So. You're a music photographer and you have a big, arena-busting concert to shoot with all the trimmings. The only problem? You're shooting from over 40-meters away. The solution? Go for a big gun like the Nikon 400mm f/2.8 VR II with lip-smacking Nano Crystal Coating goodness and tell that soundboard who's boss.
Here's my review of the new Nikon 400mm f/2.8 VR II from BorrowLenses.com.
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400mm of Love
What's in the Case
The 400mm f/2.8 from BorrowLenses.com ships in a big hard-sided case that itself is packed very well padded in a cardboard shipping box with thick, 5cm padded foam surrounding the case.
Inside the case, the Nikon 400mm f/2.8 VR II ships with the following from BorrowLenses.com:
- Nikon 400mm f/2.8 VR II
- Nikon HK-33 Lens Hood
- Carrying Strap for Case
- Carrying Strap for Lens
- Compact Tripod Foot
- Keys for Case
The 400mm f/2.8 VR II is a large lens. It's nearly twice the length of a 70-200mm f/2.8 lens. With the suppled lens hood, the length of the lens gains about 50% for quite an imposing combination. It barely matters whether you use this lens on a camera like the Nikon D700 or Nikon D3 – any camera will be dwarfed by the size of this lens.
Nikon HK-33 Lens Hood
As previously mentioned, the lens hood for the HK-33 itself is quite massive. You can fit a Nikon D3 in it. The hood itself costs $500. If that price scares you, you already know why this is a lens that you rent and not buy.
The optics of the Nikon 400mm f/2.8 VR are practically impeccable. And for a $9,200 lens, it better be. Suffice to say, the optics of this super telephoto prime are so good that one can pair it with teleconverters without thinking. This isn't necessarily something you can say about even a very, very good zoom lens like the Nikon 70-200mm f/2.8 VR II.
I could shoot some test charts, but I'd rather just post the insane MTF chart for the Nikon 400mm f/2.8 VR II:
Most lenses display a fairly remarkable drop from the center of the lens to the edge of the frame, from left to right on the x-axis of the chart. Your “standard” professional lenses even show large differences between the center and the edge of the frame.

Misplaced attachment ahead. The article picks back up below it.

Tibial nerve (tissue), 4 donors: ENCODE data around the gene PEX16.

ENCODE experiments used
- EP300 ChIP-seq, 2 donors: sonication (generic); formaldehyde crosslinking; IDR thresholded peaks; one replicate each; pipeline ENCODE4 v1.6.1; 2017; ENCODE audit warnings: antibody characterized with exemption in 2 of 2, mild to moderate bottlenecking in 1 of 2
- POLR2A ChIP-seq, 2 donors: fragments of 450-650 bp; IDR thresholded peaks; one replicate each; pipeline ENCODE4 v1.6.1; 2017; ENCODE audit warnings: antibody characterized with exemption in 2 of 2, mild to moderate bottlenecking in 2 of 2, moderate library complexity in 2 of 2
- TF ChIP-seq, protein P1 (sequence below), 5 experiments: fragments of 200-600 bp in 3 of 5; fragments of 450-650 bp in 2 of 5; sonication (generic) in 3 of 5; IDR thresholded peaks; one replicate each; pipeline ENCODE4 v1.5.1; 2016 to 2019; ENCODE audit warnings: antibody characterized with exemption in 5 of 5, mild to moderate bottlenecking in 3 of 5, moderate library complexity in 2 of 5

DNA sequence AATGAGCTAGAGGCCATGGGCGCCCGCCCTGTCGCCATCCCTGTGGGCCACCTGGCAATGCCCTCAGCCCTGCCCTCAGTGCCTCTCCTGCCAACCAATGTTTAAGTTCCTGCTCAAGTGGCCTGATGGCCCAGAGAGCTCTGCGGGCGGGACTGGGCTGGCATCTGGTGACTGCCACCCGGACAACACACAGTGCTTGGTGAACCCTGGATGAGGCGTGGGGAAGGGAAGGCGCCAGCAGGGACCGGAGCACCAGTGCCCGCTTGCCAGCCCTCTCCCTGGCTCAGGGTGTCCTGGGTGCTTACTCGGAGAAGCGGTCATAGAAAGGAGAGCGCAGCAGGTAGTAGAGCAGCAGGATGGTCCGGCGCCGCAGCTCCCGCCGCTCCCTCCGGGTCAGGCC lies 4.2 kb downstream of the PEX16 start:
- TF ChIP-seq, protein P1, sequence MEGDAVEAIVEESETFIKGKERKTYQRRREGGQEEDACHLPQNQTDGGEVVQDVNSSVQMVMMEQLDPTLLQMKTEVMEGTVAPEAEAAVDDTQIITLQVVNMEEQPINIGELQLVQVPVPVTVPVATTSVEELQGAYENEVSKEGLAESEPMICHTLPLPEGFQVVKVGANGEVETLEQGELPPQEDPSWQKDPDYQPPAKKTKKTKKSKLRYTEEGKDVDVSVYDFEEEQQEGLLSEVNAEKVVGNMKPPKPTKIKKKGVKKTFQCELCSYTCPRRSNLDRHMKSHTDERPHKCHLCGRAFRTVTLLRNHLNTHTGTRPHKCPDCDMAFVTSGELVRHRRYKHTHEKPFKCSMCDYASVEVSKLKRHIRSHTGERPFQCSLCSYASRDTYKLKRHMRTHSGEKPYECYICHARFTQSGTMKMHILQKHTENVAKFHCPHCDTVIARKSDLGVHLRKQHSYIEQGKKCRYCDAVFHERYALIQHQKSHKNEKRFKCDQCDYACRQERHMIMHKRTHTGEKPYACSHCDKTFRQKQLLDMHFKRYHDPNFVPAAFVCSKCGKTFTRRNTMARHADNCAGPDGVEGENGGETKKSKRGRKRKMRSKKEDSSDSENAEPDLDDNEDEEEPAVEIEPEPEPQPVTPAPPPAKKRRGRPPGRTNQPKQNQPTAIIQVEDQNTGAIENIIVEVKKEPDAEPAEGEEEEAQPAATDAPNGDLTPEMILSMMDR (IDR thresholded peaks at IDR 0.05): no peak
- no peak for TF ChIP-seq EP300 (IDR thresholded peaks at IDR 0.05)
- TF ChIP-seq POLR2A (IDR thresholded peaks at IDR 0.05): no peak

What the 400mm prime shows is practically a straight line for the lines indicating contrast (red) and resolution (blue). Or in other words, excellent and nearly flawless consistency across the entire frame at f/2.8.
Again, this is what $9,200 buys. Or renting from BorrowLenses.com gets you, anyway. The optics of the 400mmm f/2.8 include a few huge hunks of Nikon's ED (extra-low dispersion) glass that you'd expect at this price point, as well as Nikon's Nano Crystal Coating.
Needless to say, the optics of this lens are excellent.
Controls & Interface
The controls for the Nikon 400mm f/2.8 throw in a few more options than your average Nikon lens, but none that are terribly foreign.
Like most new Nikkor lenses, the 400mm features an focus switch for setting your AF/MF priority for setting the hierarchy of autofocus and manual focus.
Down from there, the lens features a focus limiter, which allows you to set a distance range you'd like to the lens to use – either full from infinity to 3-meters, or only from infinity to 6-meters.
The lens features a Vibration Reduction switch on a locking collar on the body, which makes any accidental changes pretty well impossible. In addition, one can set the VR mode between normal and tripod use.
As the lens also features AF memory buttons, the recall choices between AF-L and AF-ON are also available.
Pairing with Teleconverters
At a fast f/2.8 aperture, one big advantage over the Nikon 500mm f/4 is the flexibility of the Nikon 400mm f/2.8 VR to pair very nicely with teleconverters for more reach while still maintaining a relatively fast aperture.
Nikon 1.4x and 1.7x Teleconverters